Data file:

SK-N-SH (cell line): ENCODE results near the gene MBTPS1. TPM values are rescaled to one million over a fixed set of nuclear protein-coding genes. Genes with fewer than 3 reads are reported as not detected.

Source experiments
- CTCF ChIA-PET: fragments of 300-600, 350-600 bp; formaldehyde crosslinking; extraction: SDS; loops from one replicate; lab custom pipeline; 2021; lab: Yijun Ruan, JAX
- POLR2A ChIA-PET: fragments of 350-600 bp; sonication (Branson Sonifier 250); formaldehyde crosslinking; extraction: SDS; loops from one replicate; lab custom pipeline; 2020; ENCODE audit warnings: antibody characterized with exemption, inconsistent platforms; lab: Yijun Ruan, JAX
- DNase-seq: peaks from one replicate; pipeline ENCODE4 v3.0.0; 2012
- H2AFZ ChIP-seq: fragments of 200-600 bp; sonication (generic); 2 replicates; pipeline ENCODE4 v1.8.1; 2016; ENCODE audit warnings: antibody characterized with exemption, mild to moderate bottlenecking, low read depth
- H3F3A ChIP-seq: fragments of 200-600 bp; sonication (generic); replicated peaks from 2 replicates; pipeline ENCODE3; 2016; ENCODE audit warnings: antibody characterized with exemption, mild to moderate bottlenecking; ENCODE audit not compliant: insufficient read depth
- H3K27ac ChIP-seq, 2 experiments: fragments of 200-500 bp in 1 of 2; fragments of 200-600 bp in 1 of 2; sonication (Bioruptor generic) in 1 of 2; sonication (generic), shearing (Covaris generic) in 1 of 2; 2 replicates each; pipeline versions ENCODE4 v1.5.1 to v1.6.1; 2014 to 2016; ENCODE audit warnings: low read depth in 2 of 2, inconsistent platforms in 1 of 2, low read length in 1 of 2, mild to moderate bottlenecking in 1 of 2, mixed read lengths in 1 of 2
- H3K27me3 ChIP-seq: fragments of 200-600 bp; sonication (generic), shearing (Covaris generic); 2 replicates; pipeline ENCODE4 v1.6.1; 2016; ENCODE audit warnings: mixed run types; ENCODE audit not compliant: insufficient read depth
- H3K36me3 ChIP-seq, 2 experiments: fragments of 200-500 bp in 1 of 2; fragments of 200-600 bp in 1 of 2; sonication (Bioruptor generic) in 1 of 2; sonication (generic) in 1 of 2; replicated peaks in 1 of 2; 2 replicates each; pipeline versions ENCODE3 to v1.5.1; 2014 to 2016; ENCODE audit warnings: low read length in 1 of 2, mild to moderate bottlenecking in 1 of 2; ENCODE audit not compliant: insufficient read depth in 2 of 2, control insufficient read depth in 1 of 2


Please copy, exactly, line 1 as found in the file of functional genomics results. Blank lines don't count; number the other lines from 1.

SK-N-SH (cell line): ENCODE results near the gene MBTPS1. TPM values are rescaled to one million over a fixed set of nuclear protein-coding genes. Genes with fewer than 3 reads are reported as not detected.